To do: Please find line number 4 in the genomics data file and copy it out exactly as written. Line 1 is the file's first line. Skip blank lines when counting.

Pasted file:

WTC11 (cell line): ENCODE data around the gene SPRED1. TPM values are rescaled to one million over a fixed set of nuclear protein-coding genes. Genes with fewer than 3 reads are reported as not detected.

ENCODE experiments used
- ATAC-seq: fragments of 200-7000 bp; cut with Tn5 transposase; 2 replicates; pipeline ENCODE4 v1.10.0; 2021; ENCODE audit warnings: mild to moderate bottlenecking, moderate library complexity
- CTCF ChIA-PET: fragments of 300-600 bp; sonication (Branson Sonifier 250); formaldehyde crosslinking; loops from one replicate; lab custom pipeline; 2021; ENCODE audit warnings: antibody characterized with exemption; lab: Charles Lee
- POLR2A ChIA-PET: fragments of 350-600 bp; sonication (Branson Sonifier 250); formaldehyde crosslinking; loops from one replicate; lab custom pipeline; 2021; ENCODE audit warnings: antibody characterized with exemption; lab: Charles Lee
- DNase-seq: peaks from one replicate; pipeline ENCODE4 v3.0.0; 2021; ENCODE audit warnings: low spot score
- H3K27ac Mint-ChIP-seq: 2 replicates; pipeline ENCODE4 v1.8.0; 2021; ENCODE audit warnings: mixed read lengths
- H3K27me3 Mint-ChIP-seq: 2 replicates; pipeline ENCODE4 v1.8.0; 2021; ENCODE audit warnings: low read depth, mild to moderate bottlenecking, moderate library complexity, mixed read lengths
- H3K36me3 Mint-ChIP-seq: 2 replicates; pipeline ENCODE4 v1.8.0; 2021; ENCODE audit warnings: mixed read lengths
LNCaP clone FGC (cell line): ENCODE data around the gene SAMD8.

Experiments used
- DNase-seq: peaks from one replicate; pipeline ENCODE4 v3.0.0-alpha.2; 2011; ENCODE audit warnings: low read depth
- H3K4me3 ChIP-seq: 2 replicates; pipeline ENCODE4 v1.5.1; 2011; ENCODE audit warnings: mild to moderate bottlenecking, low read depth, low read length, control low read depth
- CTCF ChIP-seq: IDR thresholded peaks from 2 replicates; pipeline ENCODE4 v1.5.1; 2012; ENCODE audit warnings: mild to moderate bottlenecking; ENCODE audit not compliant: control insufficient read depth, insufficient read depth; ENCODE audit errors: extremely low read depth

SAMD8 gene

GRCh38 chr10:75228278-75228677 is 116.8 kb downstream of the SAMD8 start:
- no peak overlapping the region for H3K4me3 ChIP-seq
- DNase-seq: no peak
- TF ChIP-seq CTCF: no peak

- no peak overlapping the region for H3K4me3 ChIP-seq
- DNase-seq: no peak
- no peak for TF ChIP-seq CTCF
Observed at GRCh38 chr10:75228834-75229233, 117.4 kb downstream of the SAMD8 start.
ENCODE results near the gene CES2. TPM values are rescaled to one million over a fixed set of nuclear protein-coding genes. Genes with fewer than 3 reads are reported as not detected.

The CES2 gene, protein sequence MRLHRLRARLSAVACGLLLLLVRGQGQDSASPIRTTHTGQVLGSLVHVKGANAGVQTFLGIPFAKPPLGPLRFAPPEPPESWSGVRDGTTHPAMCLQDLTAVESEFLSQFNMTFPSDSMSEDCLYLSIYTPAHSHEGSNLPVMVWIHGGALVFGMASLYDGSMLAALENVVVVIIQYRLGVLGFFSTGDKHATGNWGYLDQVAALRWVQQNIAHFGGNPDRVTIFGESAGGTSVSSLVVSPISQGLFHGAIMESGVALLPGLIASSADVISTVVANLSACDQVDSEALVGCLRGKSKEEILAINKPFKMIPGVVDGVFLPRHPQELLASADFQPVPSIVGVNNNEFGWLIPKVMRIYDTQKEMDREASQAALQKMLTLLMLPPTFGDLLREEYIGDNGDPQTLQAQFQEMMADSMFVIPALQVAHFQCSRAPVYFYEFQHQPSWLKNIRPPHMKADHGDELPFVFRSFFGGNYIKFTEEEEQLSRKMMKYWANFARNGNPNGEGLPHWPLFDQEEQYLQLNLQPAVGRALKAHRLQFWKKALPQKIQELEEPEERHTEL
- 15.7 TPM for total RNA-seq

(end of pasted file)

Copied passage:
- CTCF ChIA-PET: fragments of 300-600 bp; sonication (Branson Sonifier 250); formaldehyde crosslinking; loops from one replicate; lab custom pipeline; 2021; ENCODE audit warnings: antibody characterized with exemption; lab: Charles Lee